How to Report Identity Theft - Reporting Identity Theft

One of the most frustrating parts about identity theft is that it usually happens without the victim’s knowledge. Those who do know that they are at increased risk can take the necessary steps in order to add a layer of protection, but many people will not even realize there is a problem until outright identity theft has happened.

If you were not in time to stop the information misappropriation from leading to outright identity theft, immediately follow these four steps recommended by the United States Federal Government.

First, place a fraud alert on your credit reports. This can be done by calling any of the “Big Three,“ as they are legally obligated to advise each other of the problem. It is also advisable to send a follow up letter confirming their phone call, as well.

Here is contact information for each of the three major credit report sources:

  • Equifax: 1-800-525-6285; www.equifax.com; P.O. Box 740241, Atlanta, GA 30374- 0241
  • Experian: 1-888-EXPERIAN (397-3742); www.experian.com; P.O. Box 9532, Allen, TX 75013
  • TransUnion: 1-800-680-7289; www.transunion.com; Fraud Victim Assistance Division, P.O. Box 6790, Fullerton, CA 92834-6790

After placing the fraud alert, obtain copies of your credit reports. Existing law entitles you to free copies of your report when a fraud alert is at issue. Review the reports very carefully, looking for anything that seems inconsistent, strange or that you do not easily recognise. The nomenclature used on these reports can sometimes be difficult to understand, so you should take some time to learn exactly how to “read” the reports.

Demand correction of any inaccurate information and double check to make sure your requested changes make it into all three of the reports. Additionally, you will want to continue carefully monitoring your reports for at least a year to eighteen months following the event to make sure nothing else shows up that is incorrect.

It is also advisable to then check again at the two year mark.

If a checking account or checkbook was involved in the theft of identity, you may also want to contact the major check processing companies. Their names and phone numbers are provided here:

  • CheckRite -- (800) 766-2748
  • ChexSystems -- (800) 428-9623 (closed checking accounts)
  • CrossCheck -- (800) 552-1900
  • Equifax -- (800) 437-5120
  • National Processing Co. (NPC) -- (800) 526-5380
  • SCAN -- (800) 262-7771
  • TeleCheck -- (800) 710-9898

Secondly, you should close any account you think may have been inappropriately opened or that was wrongly accessed or used by the identity theft. You will need to call and talk with someone from each bank and company, explaining the situation.

Federal officials recommend following up these account closure calls with letter sent via certified mail with a return receipt required. Supply the companies with supporting documentation, as well as your letter. Keep all of this material well organized and available for future reference.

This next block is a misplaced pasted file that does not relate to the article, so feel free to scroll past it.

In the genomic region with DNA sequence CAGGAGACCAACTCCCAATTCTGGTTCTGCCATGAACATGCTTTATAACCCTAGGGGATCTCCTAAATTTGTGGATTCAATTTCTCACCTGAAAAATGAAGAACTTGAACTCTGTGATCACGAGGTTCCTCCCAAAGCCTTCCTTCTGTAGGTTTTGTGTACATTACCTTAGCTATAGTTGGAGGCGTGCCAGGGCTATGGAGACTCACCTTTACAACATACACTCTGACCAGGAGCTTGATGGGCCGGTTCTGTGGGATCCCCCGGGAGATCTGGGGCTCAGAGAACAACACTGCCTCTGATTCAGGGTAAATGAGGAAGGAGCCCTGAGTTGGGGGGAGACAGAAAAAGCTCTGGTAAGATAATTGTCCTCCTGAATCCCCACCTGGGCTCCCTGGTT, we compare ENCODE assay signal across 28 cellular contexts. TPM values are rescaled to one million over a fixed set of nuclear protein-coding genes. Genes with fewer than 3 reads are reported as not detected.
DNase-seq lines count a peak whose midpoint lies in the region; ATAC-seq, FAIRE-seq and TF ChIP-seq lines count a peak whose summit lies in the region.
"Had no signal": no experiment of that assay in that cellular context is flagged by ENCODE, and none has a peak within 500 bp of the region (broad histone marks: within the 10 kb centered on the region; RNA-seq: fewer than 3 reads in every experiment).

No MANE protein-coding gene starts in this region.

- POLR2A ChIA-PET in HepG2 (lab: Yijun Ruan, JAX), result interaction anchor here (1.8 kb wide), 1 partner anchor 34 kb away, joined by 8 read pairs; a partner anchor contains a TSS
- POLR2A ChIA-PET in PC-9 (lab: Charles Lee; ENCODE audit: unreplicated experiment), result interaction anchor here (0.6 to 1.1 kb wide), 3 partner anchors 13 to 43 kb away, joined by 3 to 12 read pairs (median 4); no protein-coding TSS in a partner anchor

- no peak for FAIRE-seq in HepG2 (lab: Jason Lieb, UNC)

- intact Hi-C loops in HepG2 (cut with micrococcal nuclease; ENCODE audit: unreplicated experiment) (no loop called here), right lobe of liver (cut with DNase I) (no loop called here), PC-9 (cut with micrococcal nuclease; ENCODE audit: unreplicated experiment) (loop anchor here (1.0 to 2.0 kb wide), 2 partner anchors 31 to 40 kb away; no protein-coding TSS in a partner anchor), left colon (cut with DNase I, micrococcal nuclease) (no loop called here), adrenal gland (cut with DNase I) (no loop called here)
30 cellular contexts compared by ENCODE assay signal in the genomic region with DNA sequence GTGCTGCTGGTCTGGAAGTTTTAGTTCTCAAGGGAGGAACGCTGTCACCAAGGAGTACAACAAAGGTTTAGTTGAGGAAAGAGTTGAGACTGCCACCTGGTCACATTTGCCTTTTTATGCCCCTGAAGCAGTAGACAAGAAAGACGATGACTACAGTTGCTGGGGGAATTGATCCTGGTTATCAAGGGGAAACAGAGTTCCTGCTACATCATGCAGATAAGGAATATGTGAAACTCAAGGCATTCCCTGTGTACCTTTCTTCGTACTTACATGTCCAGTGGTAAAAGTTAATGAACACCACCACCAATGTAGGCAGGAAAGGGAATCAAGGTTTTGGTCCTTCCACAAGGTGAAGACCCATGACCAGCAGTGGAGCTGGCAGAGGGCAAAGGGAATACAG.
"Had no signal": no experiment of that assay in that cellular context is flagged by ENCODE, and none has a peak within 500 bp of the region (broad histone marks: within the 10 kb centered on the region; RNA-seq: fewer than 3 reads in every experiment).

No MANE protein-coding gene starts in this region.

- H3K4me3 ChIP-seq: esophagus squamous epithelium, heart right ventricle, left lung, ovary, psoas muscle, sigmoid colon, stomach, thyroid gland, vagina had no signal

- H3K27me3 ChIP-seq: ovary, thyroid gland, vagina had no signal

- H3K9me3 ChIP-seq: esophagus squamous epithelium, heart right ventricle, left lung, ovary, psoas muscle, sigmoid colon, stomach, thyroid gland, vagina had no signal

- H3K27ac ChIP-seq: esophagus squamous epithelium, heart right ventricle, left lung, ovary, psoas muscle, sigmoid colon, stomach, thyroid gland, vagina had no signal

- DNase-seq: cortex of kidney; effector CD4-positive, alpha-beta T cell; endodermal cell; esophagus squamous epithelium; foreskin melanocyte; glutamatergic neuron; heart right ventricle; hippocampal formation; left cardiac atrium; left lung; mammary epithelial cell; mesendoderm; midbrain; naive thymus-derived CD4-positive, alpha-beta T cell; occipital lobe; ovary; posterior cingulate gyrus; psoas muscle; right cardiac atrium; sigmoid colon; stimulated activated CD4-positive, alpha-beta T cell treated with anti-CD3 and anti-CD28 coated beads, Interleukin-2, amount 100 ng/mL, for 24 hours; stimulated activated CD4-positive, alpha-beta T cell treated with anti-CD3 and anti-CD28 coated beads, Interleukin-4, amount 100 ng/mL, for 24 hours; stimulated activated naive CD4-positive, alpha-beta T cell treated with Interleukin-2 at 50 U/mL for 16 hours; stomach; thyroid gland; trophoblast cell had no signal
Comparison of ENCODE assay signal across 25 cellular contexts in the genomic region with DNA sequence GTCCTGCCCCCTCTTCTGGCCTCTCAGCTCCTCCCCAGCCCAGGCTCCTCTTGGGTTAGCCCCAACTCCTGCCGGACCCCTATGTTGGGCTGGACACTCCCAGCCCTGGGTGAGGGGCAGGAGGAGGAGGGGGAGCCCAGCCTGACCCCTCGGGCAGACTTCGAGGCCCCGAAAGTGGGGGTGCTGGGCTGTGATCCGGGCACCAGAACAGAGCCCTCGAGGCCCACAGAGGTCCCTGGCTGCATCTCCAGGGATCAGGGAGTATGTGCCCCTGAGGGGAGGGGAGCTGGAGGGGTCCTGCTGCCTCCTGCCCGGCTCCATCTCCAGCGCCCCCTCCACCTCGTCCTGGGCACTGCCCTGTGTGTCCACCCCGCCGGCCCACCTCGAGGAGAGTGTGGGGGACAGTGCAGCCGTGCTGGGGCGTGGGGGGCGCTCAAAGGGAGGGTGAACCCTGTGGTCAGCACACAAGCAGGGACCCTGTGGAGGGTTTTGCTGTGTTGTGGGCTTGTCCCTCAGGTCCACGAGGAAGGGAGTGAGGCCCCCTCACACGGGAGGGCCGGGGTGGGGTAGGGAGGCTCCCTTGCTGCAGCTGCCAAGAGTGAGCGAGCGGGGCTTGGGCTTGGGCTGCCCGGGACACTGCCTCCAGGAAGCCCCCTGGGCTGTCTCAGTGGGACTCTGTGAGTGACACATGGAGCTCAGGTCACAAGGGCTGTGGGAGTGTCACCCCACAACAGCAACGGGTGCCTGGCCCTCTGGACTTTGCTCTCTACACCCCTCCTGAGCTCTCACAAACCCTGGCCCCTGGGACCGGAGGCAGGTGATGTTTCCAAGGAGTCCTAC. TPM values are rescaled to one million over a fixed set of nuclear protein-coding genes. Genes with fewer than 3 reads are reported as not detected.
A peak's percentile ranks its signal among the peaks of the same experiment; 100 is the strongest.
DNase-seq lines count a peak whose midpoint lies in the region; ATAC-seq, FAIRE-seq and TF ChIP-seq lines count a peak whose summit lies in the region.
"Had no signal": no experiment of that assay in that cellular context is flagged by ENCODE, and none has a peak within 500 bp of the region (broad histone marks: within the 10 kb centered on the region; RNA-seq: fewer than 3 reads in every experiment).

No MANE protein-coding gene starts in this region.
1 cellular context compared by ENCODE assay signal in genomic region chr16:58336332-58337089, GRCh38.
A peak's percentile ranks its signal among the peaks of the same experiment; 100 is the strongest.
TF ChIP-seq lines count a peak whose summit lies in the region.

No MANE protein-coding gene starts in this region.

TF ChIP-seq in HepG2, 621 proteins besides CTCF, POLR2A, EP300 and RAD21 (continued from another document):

After closing your existing accounts, open new ones. When you do this, be sure you are issued with a different account number and that you protect them with new and different passwords and PIN's or Personal Identification numbers. Do not rely on easily obtainable, or already stolen, information to generate those numbers and passwords.

If you have discovered that an identity thief misused any of your accounts, you must immediately dispute all of those charges. Most companies will provide you with a form you can use for this purpose.

If the thief opened new accounts using your information, request fraud dispute forms from the company to invalidate the account.

Do not take a company’s word via telephone that the matter has been appropriately resolved. Insist upon a letter clearly stating that the account is closed and that the fraudulent charges have been discharged. This will not only give you peace of mind, it can also serve as evidence you can use if the account should appear on your credit reports in the future or if any collection efforts on the account are ever directed toward you.

Thirdly. you should contact your local law enforcement agency and notify them of the theft. Identity theft may not be as obvious as a stolen car or burglarized home, but it is a very real crime and must be reported. The police report can also be used to assist you when dealing with creditors and others as you work to make sure all fraudulent activity involving your name is not held against you.

Finally, you should let the Federal Trade Commission know about the incident. By filing a complaint, you will be providing law enforcement officials with the kind of information they will need to uncover identity thieves.

You may contact the FTC with a complaint online at www.consumer.gov/idtheft, via telephone or by letter.

The Identity theft hotline can be reached toll free at 1-877-ID-THEFT.

Letters can be addressed to:

Identity Theft Clearinghouse
Federal Trade Commission
600 Pennsylvania Avenue, NW
Washington, DC 20580

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